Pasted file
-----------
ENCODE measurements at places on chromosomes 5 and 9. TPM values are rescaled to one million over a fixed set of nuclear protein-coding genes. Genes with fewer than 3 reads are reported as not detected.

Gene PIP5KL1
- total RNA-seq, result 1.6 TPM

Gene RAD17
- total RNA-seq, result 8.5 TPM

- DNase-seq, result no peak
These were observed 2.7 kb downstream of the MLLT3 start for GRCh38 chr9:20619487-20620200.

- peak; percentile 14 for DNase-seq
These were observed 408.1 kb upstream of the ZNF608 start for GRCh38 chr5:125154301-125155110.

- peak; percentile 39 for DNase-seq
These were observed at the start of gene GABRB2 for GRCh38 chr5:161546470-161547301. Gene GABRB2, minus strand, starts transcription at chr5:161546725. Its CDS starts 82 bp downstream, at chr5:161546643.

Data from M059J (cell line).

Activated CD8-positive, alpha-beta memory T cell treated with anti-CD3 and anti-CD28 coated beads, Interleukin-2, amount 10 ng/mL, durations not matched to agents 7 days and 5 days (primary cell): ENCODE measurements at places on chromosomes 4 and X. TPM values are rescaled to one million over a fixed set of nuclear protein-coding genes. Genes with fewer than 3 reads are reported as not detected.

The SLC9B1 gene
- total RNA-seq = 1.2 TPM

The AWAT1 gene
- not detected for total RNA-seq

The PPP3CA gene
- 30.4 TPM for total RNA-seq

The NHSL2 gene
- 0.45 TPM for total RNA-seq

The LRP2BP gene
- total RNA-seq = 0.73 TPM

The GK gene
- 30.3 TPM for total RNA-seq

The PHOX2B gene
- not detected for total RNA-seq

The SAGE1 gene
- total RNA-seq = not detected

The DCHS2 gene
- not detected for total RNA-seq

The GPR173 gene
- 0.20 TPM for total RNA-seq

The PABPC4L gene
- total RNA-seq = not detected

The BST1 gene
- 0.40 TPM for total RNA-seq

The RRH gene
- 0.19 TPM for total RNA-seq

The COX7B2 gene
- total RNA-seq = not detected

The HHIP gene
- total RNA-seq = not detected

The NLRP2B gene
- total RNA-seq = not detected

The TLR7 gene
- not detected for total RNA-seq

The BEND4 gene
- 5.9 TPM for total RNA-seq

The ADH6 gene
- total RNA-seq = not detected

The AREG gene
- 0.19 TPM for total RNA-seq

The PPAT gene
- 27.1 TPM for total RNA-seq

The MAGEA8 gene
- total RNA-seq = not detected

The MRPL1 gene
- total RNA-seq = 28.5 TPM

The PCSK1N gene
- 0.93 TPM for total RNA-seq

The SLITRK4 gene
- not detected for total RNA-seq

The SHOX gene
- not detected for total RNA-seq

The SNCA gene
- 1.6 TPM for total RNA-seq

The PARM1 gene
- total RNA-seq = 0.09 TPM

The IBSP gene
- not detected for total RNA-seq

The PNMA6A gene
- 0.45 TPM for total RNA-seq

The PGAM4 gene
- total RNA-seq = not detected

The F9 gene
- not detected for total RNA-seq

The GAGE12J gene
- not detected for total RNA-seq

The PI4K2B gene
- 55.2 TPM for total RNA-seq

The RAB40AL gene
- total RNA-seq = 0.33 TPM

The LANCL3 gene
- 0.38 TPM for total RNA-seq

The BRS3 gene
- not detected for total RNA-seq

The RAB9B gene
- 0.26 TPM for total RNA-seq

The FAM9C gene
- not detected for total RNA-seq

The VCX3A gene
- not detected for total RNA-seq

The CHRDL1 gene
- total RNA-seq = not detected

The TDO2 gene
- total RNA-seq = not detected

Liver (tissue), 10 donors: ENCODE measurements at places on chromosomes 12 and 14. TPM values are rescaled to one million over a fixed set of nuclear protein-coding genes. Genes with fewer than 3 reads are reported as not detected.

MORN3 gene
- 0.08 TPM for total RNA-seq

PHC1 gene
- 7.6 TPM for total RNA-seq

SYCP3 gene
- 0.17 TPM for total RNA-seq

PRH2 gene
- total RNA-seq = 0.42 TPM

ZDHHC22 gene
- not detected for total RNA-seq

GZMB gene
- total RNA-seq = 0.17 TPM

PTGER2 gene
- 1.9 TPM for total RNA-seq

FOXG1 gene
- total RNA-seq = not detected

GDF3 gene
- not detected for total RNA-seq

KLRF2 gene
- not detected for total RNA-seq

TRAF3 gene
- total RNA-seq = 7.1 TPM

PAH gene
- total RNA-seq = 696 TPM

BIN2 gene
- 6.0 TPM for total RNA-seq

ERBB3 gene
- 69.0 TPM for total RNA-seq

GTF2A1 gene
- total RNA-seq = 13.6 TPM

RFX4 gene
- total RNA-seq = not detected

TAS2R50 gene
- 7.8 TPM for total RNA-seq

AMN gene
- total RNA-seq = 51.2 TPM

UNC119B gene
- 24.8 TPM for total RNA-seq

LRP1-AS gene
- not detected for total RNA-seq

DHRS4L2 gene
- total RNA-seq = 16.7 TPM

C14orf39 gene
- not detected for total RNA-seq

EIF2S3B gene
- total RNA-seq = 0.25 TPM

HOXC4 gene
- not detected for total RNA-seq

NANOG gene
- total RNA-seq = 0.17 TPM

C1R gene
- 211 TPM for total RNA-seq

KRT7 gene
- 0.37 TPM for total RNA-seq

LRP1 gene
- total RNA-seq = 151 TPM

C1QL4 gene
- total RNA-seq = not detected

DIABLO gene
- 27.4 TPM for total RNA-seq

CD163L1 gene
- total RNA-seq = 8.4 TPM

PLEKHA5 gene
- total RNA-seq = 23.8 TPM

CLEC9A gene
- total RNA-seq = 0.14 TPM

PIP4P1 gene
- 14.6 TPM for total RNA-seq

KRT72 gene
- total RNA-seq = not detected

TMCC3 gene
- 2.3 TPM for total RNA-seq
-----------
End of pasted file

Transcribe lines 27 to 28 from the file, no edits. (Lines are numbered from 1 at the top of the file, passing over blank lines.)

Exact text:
- not detected for total RNA-seq

The SAGE1 gene